Microsoft Warns Of Another IE Bug

Specifically, the IE bug affects users running Windows XP, or those who have disabled IE Protected Mode. Affected versions of Microsoft's Web browser include IE 6, IE 7 and IE 8 on supported editions of Windows XP.

Protected Mode runs by default on versions of IE running on Windows Vista, Windows Server 2008, Windows 7 and Windows Server 2008. The protected mode function mitigates the effects of the vulnerability on those systems by restricting access to processes, files and registry keys, which reduces the ability for an attacker to install code or write, alter or destroy data on a user's machine.

The IE vulnerability enables attackers to access users files with an already known file name and location. Specifically, an attacker who exploited the IE flaw could infiltrate a user's computer by hosting a malicious Web site and then enticing users to open the page, typically through an infected link embedded in a phishing e-mail or IM message. An attacker could also infect users by contaminating an existing legitimate Web site with malicious code.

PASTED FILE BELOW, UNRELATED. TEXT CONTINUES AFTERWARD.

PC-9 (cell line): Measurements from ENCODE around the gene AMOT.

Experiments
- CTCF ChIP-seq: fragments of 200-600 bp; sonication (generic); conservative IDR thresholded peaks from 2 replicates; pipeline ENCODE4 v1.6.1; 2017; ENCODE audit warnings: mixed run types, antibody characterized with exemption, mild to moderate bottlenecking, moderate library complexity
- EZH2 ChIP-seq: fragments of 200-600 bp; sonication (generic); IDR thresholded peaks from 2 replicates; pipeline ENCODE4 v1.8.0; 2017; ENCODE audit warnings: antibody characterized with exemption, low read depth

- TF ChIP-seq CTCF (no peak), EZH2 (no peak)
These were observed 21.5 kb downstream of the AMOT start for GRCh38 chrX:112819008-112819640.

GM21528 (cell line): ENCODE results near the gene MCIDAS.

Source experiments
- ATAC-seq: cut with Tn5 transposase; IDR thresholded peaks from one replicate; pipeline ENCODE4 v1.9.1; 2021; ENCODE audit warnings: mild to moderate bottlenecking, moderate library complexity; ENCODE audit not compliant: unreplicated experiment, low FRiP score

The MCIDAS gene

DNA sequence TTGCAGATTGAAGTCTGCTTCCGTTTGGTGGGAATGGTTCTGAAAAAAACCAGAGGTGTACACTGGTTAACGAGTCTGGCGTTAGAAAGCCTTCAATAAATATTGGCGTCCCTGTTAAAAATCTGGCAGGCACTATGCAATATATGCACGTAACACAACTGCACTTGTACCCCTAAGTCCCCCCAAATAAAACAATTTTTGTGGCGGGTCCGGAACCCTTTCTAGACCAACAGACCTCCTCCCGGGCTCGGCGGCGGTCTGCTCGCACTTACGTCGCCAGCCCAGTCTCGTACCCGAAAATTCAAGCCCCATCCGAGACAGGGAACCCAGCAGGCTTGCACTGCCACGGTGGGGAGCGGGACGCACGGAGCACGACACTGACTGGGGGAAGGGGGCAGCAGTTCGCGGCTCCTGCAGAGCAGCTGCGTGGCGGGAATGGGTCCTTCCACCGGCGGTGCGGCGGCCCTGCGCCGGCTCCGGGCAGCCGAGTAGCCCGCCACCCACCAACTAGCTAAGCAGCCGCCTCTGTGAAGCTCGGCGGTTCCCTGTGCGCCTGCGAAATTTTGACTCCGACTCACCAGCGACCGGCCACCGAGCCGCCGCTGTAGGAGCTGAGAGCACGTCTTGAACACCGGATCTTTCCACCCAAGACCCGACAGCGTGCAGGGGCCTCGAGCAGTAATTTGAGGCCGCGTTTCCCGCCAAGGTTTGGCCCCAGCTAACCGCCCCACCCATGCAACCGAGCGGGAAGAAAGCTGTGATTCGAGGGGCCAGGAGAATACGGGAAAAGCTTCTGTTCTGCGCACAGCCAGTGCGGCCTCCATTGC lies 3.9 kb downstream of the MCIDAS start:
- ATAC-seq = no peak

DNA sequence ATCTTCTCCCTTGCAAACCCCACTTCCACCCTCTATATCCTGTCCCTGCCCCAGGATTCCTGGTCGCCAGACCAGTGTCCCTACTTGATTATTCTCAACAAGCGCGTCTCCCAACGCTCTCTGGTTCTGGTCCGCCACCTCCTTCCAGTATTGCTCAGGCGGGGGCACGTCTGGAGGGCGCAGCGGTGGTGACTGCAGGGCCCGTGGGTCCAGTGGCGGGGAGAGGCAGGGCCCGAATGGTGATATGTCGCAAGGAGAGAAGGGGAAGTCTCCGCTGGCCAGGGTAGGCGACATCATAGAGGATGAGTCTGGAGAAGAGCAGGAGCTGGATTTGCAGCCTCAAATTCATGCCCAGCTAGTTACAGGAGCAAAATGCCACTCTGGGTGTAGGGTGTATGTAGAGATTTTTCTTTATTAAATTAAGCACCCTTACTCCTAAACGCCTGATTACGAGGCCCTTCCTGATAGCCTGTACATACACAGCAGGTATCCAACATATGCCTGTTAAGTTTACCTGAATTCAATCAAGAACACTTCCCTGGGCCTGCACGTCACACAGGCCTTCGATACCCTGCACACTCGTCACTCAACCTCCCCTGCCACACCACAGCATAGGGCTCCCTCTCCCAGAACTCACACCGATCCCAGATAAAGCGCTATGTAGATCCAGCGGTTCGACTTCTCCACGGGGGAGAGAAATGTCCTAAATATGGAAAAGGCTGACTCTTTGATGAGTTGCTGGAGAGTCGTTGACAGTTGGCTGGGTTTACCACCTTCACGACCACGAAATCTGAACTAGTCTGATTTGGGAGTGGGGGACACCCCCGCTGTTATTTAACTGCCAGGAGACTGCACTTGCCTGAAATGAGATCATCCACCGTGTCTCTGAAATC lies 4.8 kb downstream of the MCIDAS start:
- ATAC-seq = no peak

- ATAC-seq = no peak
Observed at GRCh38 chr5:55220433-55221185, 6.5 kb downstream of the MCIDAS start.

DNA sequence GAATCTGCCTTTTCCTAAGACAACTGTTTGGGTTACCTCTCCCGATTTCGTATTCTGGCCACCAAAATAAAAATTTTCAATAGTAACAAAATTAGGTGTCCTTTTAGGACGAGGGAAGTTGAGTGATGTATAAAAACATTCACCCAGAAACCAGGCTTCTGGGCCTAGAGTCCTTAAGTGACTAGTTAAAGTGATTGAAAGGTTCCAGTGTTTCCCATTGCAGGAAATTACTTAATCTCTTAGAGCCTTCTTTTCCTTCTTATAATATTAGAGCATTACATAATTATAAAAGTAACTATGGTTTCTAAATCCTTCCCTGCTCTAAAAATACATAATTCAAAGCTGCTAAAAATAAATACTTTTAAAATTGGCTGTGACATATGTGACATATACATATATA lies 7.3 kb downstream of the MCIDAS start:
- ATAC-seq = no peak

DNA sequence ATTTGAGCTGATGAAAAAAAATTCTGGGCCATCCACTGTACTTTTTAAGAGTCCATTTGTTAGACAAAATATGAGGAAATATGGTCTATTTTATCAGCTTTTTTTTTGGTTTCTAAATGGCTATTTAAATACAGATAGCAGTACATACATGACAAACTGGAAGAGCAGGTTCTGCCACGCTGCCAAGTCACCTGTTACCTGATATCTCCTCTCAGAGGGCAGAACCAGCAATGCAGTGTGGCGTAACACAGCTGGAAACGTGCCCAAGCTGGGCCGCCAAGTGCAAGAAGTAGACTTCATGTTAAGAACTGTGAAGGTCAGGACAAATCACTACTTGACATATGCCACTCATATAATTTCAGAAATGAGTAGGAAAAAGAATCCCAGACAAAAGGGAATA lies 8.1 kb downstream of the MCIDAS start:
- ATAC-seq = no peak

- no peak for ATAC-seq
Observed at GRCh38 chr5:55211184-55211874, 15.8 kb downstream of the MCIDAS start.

An attacker could then break into a user's machine to access data stored on a remote hard drive, if they knew the exact file name and location.

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The attacker then "could redirect the contents of the locally stored file and force the local content to be rendered as an HTML document, making it visible remotely," Microsoft said in its advisory.

Microsoft said in its advisory that researchers are actively investigating the flaw. Thus far, Microsoft researchers said that they are unaware of any current attacks exploiting the vulnerability, but said that they would "continue to monitor the threat environment." A fix for the IE bug will either be issued as a regularly scheduled security update release or as an out-of-band patch.

Until a patch is released, Microsoft advises users to enable their firewall, apply software updates and install antivirus and antispyware on their computers to protect themselves from future attacks.